Text and photos by MATT CHURCHILL
The oldest military campaign ever recorded is that of Thutmose III on the wall of the temple in Karnak, ca. 1468 BCE. This is where Gezer is mentioned for the first time in history. Indeed, from the top of Tel Gezer one can understand its strategic importance: it sits at a major intersection which looks down on Ayalon valley, where the Via Maris came up from the coast and the Tel Aviv/Jerusalem highway, which climbs past Gezer into the mountains. Gezer stands at a crossroads and that is exactly what its name in Hebrew implies.
This row of monoliths illustrates how the high place of Gezer was used as a cultic center where tribes could sacrifice or have covenant renewal ceremonies between different city-states in the middle and late Bronze Age.
Archeological surveys have unearthed 21 layers of civilization at Tel Gezer reaching back to the Chalcolith period until the Romans. The most impressive finds are enormous walls and a water system from the Canaanite period or middle Bronze Age, a cultic site with giant monolithic pillars representing tribes or deities, an early Hebrew agricultural calendar inscription, and what is believed to be a six-chambered Solomonic gatehouse, like the ones found at Tel Megiddo and Tel Hazor. The Book of Kings in the Hebrew bible describes how after the death of his father David around 965 BCE, King Solomon rebuilt the cities of Hazor, Megiddo and Gezer as major fortress towns for his chariots. Also, 12 stone inscriptions have been discovered that say, "THE BOUNDARY OF GEZER". So archeologists know they are digging in the right place.
In the Hellenistic period (332 - 63 BCE), Gezer lost its prominence and nearby Latrun/Emmaus became the chief intersection. In 1 Maccabees several major battles take place here between the Greek Selucids and the Jews. Because the ruling Greeks were trying to impose their religion by force, a group of priests named after Judas Maccabi fought back and ultimately cleansed the Jerusalem Temple from heathen sacrilege. This is the Jewish festival of Hanukkah. Remains of a fortress built by Selucid commander Baccides ca. 163 BCE can still be seen atop Khirbet el-Aqed in Park Ayalon as an amazing witness to the literature of the Intertestamental period.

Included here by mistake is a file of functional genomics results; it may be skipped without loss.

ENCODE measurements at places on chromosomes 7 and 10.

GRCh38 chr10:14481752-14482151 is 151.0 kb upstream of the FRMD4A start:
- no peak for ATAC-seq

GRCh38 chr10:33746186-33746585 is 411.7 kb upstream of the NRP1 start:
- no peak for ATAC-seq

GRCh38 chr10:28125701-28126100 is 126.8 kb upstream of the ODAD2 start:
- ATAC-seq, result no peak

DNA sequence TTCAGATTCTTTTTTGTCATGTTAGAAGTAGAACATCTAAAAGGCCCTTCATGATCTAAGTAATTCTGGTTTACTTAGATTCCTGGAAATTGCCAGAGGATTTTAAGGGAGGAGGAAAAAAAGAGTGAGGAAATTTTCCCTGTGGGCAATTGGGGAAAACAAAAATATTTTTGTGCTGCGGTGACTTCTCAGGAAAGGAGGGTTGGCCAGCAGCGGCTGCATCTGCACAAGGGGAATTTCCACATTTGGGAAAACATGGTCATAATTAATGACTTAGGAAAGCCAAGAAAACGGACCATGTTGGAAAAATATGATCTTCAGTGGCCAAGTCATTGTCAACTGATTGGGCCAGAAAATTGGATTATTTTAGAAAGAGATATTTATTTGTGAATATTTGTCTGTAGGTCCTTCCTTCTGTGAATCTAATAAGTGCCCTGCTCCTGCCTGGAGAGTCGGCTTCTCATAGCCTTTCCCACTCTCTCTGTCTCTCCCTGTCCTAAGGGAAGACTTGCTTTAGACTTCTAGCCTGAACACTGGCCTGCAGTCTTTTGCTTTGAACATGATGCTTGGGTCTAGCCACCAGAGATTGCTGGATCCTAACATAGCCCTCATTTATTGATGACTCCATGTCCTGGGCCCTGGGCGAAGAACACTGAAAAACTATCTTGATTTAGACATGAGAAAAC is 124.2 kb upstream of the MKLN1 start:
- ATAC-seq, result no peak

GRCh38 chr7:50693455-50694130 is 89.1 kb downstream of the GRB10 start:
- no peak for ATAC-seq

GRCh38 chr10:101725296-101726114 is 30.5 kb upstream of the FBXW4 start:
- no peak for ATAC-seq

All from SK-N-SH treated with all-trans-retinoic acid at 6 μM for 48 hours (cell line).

In the Gospel of Luke, chapter 24, there is one of the most famous post-resurrection encounters between Jesus and his disciples. Cleopas and another not named are walking with Jesus on the road to Emmaus, but they don't recognize that it's him. Jesus asks them why they look so sad and they reply in astonishment, "Are you the only stranger in Jerusalem that doesn't know the things that have happened there in these days?". They go on to tell him the heartbreaking story of how Jesus was brutally crucified by the Romans. When they reach the town of Emmaus they invite Jesus to eat with them and when he breaks the bread, suddenly their eyes are opened, but Jesus has disappeared. They say to one another, "Didn't our hearts burn within us as he opened up the Scriptures?". And so they race back to Jerusalem to tell the other disciples.
Some of the earliest interpreters of the New Testament, like Origen, Eusebius and Jerome, place the event at Emmaus which the Romans had renamed Nicopolis, the city of victory. And an early Byzantine basilica church attests that this is where early Christians remembered the story.
In 637 CE, Emmaus/Nicopolis became the largest military and administrative position under the command of Abu Ubaida during the great Arab conquests. And in the Crusader period two castles were erected: Castellum Arnaldi and Le Toron des Chevaliers. Le Toron became confused with the Latin latros, which means thief and the tradition arose that the penitent thief crucified alongside Jesus was from Emmaus and why Emmaus is also known as Latrun from the late Middle Ages.
Flash forward to the British Mandate (1917 - 1948) when Latrun became a police fortress. During the 1948 Arab - Israeli War several major battles were fought on the highway to Jerusalem and Latrun controlled the road. It was finally taken by the Arab Legion of Jordan with great casualties on both sides. Israel was able to build a bypass road, called "the Burma Road," in order to bring weapons, fuel, food, and medical supplies to 100,000 Jews besieged within Jerusalem. Latrun was later taken by Israel in the War of 1967 and the police station is now the museum and memorial of the IDF's Armored Corps. The tanks are positioned to look like the rays of the sun - a reference to the Book of Joshua, chapter 10, when the sun stands still in its place as the Israelites defeat the Amorites in the Valley of Ayalon. A Palestinian village called Imwas existed nearby until 1967, when they were deported. The Arabic Imwas also preserved the ancient name of Emmaus.
Matt Churchill is a licensed tour guide in Israel and can be reached at his website churchillisraeltours.com
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